The teaching English as a foreign language industry is saturated with hundreds of TEFL-course providers – but not all of them are properly certified or legitimate, an industry expert warns. From course length and syllabus to international accreditation, there are several factors to consider when selecting a company to help you kickstart your teaching career.
“A quick search for TEFL courses will reveal a plethora of different companies advertising their offerings – with new providers popping up every day. The tricky bit is knowing which one to go for, to avoid wasting a large sum of money and time on a poor-quality course,” says Tom Gibbons, Director at The TEFL Academy, South Africa’s leading course provider of Teaching English as a foreign language.
A TEFL certificate, awarded upon completion of a TEFL course, is an official qualification required by those who want to teach English as a foreign language, whether it’s online or in-class in popular destinations like Japan, Taiwan, or Thailand. The qualification is intended to provide teachers with knowledge on how to teach English skills, such as vocabulary and grammar, to foreign language speakers, as well as plan lessons and interact with students.
“In general, the best advice is to do your homework. There are some scams out there, so make sure the company you’re going through is legitimate before you hand over your money. Check out reviews and testimonials online, ask friends who have done TEFL courses, and even get in touch with course providers you’re considering, to find out more about their offering – their responses will give you a good idea of what it’s going to be like to work with them,” says Gibbons.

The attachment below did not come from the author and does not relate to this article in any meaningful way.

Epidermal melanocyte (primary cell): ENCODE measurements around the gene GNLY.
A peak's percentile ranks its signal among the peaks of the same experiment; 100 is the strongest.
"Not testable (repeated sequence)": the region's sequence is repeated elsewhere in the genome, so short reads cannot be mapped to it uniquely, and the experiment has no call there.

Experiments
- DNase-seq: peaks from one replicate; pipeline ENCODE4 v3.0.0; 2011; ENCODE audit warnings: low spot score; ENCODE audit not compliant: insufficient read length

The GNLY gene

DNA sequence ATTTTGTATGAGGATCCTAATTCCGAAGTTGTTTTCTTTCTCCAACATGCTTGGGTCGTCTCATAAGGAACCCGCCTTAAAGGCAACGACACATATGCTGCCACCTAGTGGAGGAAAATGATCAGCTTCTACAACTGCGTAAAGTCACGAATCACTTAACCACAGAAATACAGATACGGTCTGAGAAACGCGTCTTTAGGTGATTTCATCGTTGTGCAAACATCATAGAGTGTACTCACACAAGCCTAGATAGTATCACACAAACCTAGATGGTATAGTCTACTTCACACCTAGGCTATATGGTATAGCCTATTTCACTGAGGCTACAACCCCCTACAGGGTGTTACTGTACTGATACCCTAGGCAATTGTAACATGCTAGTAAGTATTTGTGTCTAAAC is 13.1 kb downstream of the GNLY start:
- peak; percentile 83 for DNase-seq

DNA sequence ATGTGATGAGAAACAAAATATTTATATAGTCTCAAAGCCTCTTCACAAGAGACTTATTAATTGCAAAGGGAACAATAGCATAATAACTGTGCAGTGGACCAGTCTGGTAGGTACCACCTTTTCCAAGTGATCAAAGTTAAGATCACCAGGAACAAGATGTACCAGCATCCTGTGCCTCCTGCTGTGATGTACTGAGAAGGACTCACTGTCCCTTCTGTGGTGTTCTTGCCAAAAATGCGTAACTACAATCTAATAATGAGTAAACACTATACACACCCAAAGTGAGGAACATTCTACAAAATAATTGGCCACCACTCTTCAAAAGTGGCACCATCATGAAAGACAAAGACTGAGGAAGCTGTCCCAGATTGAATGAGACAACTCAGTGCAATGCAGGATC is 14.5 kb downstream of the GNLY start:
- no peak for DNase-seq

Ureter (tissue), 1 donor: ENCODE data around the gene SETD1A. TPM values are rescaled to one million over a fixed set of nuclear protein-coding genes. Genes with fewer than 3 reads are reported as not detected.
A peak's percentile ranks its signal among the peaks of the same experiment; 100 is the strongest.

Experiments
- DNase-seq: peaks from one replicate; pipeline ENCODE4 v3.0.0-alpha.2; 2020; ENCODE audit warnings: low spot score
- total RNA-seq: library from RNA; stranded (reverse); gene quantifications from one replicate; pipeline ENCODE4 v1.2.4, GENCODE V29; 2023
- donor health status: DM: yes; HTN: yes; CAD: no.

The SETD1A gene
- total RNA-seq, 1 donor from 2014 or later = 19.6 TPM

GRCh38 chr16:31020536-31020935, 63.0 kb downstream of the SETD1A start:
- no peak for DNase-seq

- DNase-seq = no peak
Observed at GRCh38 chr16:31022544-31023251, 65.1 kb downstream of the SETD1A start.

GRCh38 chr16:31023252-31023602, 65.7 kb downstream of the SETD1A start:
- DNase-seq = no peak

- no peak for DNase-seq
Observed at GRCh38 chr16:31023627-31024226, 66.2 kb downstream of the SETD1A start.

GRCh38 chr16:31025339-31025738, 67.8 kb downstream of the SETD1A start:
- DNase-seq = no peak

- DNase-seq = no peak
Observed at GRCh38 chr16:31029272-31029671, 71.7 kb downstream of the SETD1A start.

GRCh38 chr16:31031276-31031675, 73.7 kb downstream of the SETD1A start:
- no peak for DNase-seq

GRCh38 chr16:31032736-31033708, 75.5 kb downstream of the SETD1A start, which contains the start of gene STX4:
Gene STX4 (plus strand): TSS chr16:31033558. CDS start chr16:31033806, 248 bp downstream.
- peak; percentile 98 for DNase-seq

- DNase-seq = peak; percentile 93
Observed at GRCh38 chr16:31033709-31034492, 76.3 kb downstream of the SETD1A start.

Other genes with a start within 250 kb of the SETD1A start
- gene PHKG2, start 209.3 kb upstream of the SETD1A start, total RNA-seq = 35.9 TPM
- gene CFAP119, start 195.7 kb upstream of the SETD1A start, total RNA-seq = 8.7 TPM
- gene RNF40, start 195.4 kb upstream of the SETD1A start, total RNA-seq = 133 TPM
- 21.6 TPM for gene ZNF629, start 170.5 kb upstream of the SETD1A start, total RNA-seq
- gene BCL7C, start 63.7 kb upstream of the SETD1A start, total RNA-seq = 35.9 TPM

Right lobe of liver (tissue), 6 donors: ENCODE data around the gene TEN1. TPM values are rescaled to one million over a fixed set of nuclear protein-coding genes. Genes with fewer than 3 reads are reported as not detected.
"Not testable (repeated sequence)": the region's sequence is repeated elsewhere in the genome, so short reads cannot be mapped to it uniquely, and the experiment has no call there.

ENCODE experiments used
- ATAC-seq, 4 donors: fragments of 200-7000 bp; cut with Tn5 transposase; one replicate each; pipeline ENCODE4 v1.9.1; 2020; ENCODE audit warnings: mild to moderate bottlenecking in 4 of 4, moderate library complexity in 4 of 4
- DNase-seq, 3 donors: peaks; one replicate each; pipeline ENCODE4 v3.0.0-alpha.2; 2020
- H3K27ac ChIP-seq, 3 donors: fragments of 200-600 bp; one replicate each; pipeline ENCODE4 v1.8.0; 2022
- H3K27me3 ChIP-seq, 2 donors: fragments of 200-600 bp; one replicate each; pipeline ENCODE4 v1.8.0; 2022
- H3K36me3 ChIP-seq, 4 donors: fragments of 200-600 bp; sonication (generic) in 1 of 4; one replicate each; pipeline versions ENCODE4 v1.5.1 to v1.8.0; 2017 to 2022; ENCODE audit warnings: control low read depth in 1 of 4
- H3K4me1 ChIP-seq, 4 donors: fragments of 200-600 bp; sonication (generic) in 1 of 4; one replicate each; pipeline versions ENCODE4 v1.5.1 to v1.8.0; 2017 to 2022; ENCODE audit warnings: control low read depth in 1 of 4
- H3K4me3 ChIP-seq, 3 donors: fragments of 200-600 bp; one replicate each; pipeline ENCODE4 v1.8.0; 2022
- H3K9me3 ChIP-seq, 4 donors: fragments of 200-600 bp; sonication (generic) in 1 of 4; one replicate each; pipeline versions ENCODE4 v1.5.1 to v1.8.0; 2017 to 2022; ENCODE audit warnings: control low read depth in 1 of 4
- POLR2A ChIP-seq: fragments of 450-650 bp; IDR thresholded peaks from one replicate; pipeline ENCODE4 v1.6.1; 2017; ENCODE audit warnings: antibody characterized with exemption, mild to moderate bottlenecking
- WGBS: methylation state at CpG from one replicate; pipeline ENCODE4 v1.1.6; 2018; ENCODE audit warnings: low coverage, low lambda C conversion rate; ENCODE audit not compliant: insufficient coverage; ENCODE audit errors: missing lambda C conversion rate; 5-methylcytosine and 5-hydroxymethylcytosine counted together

Gibbons breaks down the five most important factors to consider when selecting a TEFL course:
- Qualification: Good accreditation is a confirmation that the provider upholds high-quality standards. While there is no single accrediting body for Teaching English as a Foreign Language qualifications, look out for external accreditation from internationally recognised education bodies. For example, The Office of Qualifications and Examinations Regulation (OFQUAL) and Qualifi, a UK government recognised awarding body, are highly regarded by schools abroad.
- Course length: The industry standard for a TEFL course is 120 hours. This gives you enough time to cover all the key aspects of teaching online and is the minimum requirement for most teaching positions. While a course that is much longer is not necessarily going to give any advantage, a course that is only 50 hours, is too short to cover everything you need to learn.
- Course content: Courses should cover all basic aspects of TEFL teaching, such as lesson planning, grammar instruction, and teaching methodologies. Check the course outline beforehand to make sure all the important bases are covered. If you can’t find one, it may be because the course isn’t comprehensive enough.
- Practical component: It’s important to have a practical component, as this allows you to practice classroom management skills – whether it’s online or in-person – while putting into practice the theories of learning and teaching.
- Resources: From information about travel preparation to earning potential per country, a good TEFL course provider will go beyond simply giving you a qualification. The TEFL academy hosts a job board on their website and publishes an annual TEFL World Factbook, to give teachers an idea of degree requirements, typical student profiles, and average teaching hours per country.